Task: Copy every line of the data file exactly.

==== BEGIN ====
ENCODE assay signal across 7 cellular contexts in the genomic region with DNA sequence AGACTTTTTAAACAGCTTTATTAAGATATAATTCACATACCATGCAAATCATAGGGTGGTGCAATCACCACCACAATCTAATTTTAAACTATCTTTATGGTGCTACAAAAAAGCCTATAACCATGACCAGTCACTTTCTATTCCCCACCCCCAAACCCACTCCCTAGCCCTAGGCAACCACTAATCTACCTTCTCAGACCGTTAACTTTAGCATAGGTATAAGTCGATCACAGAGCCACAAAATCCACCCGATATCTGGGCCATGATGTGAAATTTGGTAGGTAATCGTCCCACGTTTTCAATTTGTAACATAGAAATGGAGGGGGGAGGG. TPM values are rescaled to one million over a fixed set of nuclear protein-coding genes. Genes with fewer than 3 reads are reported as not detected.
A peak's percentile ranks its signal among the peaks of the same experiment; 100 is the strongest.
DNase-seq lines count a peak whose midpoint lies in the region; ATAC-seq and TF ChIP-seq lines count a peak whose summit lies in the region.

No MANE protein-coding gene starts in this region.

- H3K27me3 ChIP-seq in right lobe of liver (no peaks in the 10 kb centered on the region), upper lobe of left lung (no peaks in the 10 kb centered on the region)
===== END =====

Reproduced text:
ENCODE assay signal across 7 cellular contexts in the genomic region with DNA sequence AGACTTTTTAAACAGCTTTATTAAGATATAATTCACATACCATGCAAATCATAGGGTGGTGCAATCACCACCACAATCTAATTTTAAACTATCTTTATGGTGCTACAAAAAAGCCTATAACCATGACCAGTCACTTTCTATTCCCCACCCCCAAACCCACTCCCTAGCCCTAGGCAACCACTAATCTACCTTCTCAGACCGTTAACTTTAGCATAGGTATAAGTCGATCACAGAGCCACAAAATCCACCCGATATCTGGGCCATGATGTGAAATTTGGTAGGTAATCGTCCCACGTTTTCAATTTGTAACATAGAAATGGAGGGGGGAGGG. TPM values are rescaled to one million over a fixed set of nuclear protein-coding genes. Genes with fewer than 3 reads are reported as not detected.
A peak's percentile ranks its signal among the peaks of the same experiment; 100 is the strongest.
DNase-seq lines count a peak whose midpoint lies in the region; ATAC-seq and TF ChIP-seq lines count a peak whose summit lies in the region.

No MANE protein-coding gene starts in this region.

- H3K27me3 ChIP-seq in right lobe of liver (no peaks in the 10 kb centered on the region), upper lobe of left lung (no peaks in the 10 kb centered on the region)